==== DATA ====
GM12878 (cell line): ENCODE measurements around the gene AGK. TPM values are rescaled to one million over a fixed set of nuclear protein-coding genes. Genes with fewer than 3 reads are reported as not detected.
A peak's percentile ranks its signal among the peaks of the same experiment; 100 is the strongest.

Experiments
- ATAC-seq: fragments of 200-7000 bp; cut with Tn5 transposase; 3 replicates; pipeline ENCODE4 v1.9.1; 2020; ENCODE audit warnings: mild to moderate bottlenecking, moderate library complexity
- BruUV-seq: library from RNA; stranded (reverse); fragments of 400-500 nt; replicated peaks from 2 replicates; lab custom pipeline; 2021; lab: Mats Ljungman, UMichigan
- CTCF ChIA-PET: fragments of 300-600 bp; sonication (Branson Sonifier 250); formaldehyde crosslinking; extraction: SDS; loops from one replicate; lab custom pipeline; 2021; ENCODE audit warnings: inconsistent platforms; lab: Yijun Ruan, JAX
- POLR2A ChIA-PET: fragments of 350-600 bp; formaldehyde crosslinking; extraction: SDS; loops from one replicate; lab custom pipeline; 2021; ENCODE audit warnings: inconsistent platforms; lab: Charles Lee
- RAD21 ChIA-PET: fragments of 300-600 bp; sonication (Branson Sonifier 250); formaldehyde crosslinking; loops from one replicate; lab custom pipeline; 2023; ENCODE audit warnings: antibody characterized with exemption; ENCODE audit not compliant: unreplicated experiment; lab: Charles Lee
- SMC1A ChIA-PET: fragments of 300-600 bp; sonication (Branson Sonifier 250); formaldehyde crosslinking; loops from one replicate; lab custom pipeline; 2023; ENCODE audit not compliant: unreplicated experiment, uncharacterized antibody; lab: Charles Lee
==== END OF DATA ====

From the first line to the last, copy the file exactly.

GM12878 (cell line): ENCODE measurements around the gene AGK. TPM values are rescaled to one million over a fixed set of nuclear protein-coding genes. Genes with fewer than 3 reads are reported as not detected.
A peak's percentile ranks its signal among the peaks of the same experiment; 100 is the strongest.

Experiments
- ATAC-seq: fragments of 200-7000 bp; cut with Tn5 transposase; 3 replicates; pipeline ENCODE4 v1.9.1; 2020; ENCODE audit warnings: mild to moderate bottlenecking, moderate library complexity
- BruUV-seq: library from RNA; stranded (reverse); fragments of 400-500 nt; replicated peaks from 2 replicates; lab custom pipeline; 2021; lab: Mats Ljungman, UMichigan
- CTCF ChIA-PET: fragments of 300-600 bp; sonication (Branson Sonifier 250); formaldehyde crosslinking; extraction: SDS; loops from one replicate; lab custom pipeline; 2021; ENCODE audit warnings: inconsistent platforms; lab: Yijun Ruan, JAX
- POLR2A ChIA-PET: fragments of 350-600 bp; formaldehyde crosslinking; extraction: SDS; loops from one replicate; lab custom pipeline; 2021; ENCODE audit warnings: inconsistent platforms; lab: Charles Lee
- RAD21 ChIA-PET: fragments of 300-600 bp; sonication (Branson Sonifier 250); formaldehyde crosslinking; loops from one replicate; lab custom pipeline; 2023; ENCODE audit warnings: antibody characterized with exemption; ENCODE audit not compliant: unreplicated experiment; lab: Charles Lee
- SMC1A ChIA-PET: fragments of 300-600 bp; sonication (Branson Sonifier 250); formaldehyde crosslinking; loops from one replicate; lab custom pipeline; 2023; ENCODE audit not compliant: unreplicated experiment, uncharacterized antibody; lab: Charles Lee